“We haven’t had any heat-related medical calls so far that I know of, but usually now through October there is the possibility of heat-related illnesses,” Assistant Fire Chief Mike Burdette said.
The Alabama Department of Public Health and American Red Cross both issued press releases urging residents to take proper precautions when exposed to high temperatures.
“If you don’t have to be outside, stay indoors,” Burdette said. “Stay hydrated, preferably with water—no alcohol or caffeine. And always be sure to check on the elderly and kids because heat seems to affect them more rapidly. If you are without air-conditioning, find a public building such as city hall or the civic center that has air-conditioning.”
According to the National Weather Service, excessive heat is the number one weather-related killer in the United States, resulting in hundreds of fatalities each year. A heat wave is a prolonged period of excessive heat, often combined with excessive humidity. Generally temperatures are about 10 degrees higher than normal on average, which can be very dangerous.
According to the Alabama Department of Public Health, heat-related illnesses occur when the body’s temperature control system is overloaded.
Heat stroke, sometimes called sunstroke, is the most serious heat-related illness. It occurs when the body becomes unable to control its temperature. The body’s temperature rises rapidly, the sweating mechanism fails and the body is unable to cool down. Body temperature may rise to 106 degrees or higher within 10 to 15 minutes. Heat stroke can cause death or permanent disability if emergency treatment is not provided.
Health department officials advise people to drink plenty of water, stay in an air-conditioned room and keep out of the sun. Also be sure to check on the elderly and ensure pets have plenty of water to drink and shade to cool off in.
According to the ADPH, warning signs of heat stroke vary, but include the following:
• An extremely high body temperature (above 103 degrees).
• Red, hot and dry skin (no sweating).
• Rapid, strong pulse.
• Throbbing headache.
ADPH first aid recommendations are to get the person to a shady area, cool rapidly in a tub of cool water, place in a cool shower, spray with cool water from a garden hose, splash with cool water, or, if the humidity is low, place in a cool, wet sheet and fan vigorously. Monitor body temperature and continue cooling efforts until the person’s body temperature drops to 101 to 102 degree. If emergency personnel are delayed, call a hospital emergency room for further instructions.
“Heat stroke is a life-threatening emergency,” said Dr. Donald Williamson, state health officer. “A person with heat stroke is likely to be unconscious or unresponsive, so he or she cannot safely consume any liquids. Under no circumstances should you give any alcohol to a person with heat stroke or any heat illness.”
The ADPH offers preventative measures to avoid heat illnesses:
• Drink more fluids and avoid beverages containing alcohol or caffeine.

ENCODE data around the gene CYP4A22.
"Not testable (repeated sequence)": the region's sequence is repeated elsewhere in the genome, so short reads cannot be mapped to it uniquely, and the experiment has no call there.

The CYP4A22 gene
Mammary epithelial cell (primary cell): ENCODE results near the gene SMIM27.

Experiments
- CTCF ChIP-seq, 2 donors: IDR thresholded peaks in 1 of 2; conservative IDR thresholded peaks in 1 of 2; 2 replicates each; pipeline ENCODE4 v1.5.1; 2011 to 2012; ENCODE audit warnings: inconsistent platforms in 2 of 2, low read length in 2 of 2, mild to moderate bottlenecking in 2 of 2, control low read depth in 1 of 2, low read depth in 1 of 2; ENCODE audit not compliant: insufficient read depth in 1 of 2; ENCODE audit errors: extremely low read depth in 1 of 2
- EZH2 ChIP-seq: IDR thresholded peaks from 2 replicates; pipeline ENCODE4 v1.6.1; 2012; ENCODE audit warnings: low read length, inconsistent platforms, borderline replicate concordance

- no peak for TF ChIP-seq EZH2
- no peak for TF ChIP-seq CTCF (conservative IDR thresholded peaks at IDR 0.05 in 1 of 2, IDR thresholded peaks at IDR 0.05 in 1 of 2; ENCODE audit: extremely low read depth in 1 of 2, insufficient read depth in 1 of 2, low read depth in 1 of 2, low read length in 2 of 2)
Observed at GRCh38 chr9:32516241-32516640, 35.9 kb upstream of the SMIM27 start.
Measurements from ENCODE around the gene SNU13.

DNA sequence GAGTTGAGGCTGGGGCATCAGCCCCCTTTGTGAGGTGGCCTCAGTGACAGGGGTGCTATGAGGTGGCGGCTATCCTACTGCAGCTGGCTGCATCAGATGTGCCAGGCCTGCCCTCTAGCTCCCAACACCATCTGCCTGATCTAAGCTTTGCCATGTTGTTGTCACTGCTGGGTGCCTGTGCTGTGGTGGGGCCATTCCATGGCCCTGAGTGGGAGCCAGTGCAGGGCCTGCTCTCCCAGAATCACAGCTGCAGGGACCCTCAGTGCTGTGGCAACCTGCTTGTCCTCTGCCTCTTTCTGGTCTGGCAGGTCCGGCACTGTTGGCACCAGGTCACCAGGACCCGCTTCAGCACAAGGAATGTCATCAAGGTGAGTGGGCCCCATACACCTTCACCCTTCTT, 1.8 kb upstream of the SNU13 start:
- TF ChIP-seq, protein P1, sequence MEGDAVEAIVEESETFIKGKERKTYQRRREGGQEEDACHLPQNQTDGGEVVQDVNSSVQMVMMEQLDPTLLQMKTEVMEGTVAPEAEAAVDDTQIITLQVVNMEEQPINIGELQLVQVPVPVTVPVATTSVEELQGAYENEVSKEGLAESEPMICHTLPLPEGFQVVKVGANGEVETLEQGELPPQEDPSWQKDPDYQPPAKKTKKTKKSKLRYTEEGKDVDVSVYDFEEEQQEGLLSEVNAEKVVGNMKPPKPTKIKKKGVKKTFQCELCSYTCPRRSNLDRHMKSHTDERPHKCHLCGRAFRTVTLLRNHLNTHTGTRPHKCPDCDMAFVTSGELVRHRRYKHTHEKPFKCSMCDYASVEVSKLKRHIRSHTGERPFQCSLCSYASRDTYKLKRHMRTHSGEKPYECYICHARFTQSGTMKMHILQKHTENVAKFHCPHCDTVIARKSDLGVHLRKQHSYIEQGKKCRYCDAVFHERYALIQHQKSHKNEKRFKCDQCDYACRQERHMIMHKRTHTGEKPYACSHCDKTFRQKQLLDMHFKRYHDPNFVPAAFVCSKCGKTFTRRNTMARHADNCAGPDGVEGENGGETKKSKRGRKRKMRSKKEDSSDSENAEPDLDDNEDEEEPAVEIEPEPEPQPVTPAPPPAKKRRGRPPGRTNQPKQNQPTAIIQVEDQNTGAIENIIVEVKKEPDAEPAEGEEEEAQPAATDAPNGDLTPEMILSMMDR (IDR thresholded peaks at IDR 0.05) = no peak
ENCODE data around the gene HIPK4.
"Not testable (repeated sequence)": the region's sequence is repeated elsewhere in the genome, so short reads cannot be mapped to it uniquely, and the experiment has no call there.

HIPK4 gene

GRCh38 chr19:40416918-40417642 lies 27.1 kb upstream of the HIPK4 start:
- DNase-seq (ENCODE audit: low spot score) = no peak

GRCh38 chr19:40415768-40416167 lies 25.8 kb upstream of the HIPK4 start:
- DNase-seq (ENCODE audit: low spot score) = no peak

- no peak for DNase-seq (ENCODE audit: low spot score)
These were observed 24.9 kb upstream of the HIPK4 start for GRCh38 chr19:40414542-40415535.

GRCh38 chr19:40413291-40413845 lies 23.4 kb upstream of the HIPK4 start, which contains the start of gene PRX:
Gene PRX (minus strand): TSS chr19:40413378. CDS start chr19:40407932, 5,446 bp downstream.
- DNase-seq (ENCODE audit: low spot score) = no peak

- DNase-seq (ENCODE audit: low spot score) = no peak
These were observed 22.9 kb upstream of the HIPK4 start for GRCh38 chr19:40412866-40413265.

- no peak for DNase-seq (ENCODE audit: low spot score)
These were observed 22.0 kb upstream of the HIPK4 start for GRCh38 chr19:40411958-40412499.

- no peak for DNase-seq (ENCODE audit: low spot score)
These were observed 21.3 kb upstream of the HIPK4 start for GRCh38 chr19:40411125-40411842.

• When temperatures are extreme, stay indoors, ideally in an air-conditioned place.
• Take a cool shower or bath and reduce or eliminate strenuous activities during the hottest times of the day.
• Protect yourself from the sun with a wide-brimmed hat, light-colored loose-fitting clothing and use of a sunscreen of SPF 15 or higher.
• Never leave pets or people in a parked vehicle.
Individuals with heart problems, poor circulation, diabetes, a previous stroke or obesity are at greater risk of becoming sick in hot weather. The risk of heat-related illness may increase among people using medications for high blood pressure, nervousness or depression.
The American Red Cross offers Heat Safety Tips:
• Dress for the heat. Wear lightweight, light-colored clothing. Light colors will reflect away some of the sun’s energy. It is also a good idea to wear hats or to use an umbrella.
• Drink water. Carry water or juice with you and drink continuously even if you do not feel thirsty. Avoid alcohol and caffeine, which dehydrate the body. Avoid using salt tablets unless directed to do so by a physician.
• Eat small meals and eat more often. Avoid high-protein foods, which increase metabolic heat.
• Slow down. Avoid strenuous activity. If you must do strenuous activity, do it during the coolest part of the day, which is usually in the morning between 4 and 7 a.m.
• Stay indoors when possible. If air-conditioning is not available, stay on the lowest floor out of the sunshine. Air-conditioned public facilities such as libraries and shopping malls can also offer relief from the heat of the day. Remember that electric fans do not cool, they simply circulate the air.
• Be a good neighbor. During heat waves, check in on elderly residents in your neighborhood and those who do not have air-conditioning.
• Learn Red Cross first aid and CPR. While the above tips can help prevent emergencies, it is crucial to know what to do if an emergency situation arises.
Heat illnesses can lead to death. According to the Alabama Center for Health Statistics, the total numbers of heat-related deaths in Alabama in recent years are 8 deaths in 2011, 9 deaths in 2010, 3 deaths in 2009, 8 deaths in 2008 and 13 deaths in 2007. In the heat wave of 1980, there were 125 heat-related deaths recorded in the state.
For more information, visit www.adph.org/injuryprevention or www.redcross.org.
Contact Elsie Hodnett at firstname.lastname@example.org.